How we judge a creative idea is affected by how we perceive its inventor. Without realizing it, we may overvalue or undervalue a new concept and make poor choices in the product development process as a result.
The New York Times published a list of "32 Innovations That Will Change Your Tomorrow," an eclectic mix of concepts that range from the wild and wacky like SpeechJammer (#14) to more practical ideas like a blood test for depression (#25).
I analyzed each of the 32 concepts to see which ones could be explained by the five patterns of Systematic Inventive Thinking. These patterns are the "DNA" of products that can be extracted and applied to any product or service to create new-to-the-world innovations. Dr. Jacob Goldenberg found in his research that the majority of successful innovations conform to one or more of these patterns. Conversely, the majority of unsuccessful innovations (those that failed in the marketplace) do not conform to a pattern.
Proto Labs, the world’s fastest manufacturer of CNC machined and injection-molded parts, has announced the launch of its Cool Idea! award, a new program designed to give product designers the opportunity to bring innovative products to life. Proto Labs will provide $100,000 worth of prototyping and short-run production services to award recipients.
My crystal ball is no better than others. Rather than predict innovations, I predict what characteristics they will have and how they might be invented.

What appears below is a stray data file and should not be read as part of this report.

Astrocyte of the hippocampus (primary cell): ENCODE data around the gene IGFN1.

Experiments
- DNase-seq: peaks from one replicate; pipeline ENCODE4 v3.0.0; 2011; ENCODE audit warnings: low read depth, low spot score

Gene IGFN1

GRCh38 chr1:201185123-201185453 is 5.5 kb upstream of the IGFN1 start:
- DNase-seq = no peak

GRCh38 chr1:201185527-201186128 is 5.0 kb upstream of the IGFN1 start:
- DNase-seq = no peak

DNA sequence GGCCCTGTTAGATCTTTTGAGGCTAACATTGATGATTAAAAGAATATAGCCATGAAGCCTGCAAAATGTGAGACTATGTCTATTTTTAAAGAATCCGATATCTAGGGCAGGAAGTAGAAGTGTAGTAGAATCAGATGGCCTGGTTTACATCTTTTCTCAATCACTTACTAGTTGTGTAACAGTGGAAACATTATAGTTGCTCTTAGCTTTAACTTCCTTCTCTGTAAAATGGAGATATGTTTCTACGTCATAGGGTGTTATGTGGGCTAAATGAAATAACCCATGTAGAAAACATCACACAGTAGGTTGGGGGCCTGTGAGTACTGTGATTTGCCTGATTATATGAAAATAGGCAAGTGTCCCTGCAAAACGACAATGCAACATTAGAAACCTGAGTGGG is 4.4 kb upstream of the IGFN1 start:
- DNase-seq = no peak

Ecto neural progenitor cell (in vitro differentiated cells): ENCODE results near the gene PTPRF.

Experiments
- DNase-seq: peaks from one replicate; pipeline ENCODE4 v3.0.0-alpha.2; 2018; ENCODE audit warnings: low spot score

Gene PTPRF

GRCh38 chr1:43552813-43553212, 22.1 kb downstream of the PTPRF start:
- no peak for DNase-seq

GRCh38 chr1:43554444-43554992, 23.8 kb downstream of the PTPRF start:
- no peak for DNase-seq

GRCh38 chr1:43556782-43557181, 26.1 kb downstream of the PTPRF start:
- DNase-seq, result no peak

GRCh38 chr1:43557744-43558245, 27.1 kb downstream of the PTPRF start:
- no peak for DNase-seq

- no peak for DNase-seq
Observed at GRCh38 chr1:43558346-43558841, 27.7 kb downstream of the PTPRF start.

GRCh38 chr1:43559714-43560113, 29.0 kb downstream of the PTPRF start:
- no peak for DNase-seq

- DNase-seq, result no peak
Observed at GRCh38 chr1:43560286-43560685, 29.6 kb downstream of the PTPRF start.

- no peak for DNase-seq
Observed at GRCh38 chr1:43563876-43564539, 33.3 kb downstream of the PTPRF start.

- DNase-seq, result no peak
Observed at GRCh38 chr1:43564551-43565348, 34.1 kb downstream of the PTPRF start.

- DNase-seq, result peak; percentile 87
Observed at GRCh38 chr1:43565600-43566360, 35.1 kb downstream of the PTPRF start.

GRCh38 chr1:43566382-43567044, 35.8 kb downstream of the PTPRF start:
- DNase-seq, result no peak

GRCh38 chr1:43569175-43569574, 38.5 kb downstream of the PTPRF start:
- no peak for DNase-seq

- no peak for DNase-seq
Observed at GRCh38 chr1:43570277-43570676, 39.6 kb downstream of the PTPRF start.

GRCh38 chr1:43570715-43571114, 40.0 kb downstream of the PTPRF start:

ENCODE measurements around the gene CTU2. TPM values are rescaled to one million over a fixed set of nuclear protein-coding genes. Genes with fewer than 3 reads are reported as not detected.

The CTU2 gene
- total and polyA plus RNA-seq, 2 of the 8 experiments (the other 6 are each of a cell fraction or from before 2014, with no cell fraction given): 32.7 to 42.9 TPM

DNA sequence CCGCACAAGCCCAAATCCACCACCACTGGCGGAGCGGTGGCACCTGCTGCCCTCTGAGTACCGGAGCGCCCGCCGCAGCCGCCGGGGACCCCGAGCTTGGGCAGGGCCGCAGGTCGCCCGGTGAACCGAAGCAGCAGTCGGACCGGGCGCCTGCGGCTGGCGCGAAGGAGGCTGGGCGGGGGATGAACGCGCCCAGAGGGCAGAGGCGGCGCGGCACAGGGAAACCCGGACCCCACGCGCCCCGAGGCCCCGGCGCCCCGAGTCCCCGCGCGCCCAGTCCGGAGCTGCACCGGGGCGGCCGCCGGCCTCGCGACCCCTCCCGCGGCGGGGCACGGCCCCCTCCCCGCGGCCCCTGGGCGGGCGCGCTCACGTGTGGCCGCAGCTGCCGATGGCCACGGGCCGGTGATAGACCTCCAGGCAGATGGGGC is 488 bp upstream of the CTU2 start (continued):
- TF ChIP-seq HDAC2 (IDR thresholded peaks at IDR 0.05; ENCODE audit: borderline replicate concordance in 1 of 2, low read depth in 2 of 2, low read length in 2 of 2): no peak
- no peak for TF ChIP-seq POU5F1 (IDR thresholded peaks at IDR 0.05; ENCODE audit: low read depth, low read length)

1. Mobility: Future products will incorporate some degree of mobility and integration into the mobile lifestyle. Smart phones fuel this. But mobility is not all about communications. Future products will take advantage of the data created by people as they move through their day. The innovation templates, Task Unification and Attribute Dependency, are excellent tools for identifying these opportunities.
People can improve their innovation skills by mentally simulating the use of innovation tools. Chip and Dan Heath in their book, Made to Stick, talk of the importance of mental simulation with problem solving as well as skill-building.
Sustainable innovation requires structured methods. But it also requires collaboration and information sharing among colleagues. Innovation is a team sport - groups produce better results than the lone genius. So how do you create a more favorable context for collaboration and sharing in your business unit?
Reputation is what matters. The degree to which a technical worker will share information with a colleague depends on that colleague's reputation for returning the favor. The rule of reciprocity states that people give back to those in the form they have received from others. It is a social rule taught by every human society to its members - you give back to those who have given to you. But the key is: to make the first move. You have to be seen as someone who gives and shares information with others, and has a reputation for returning the favor when others give to you.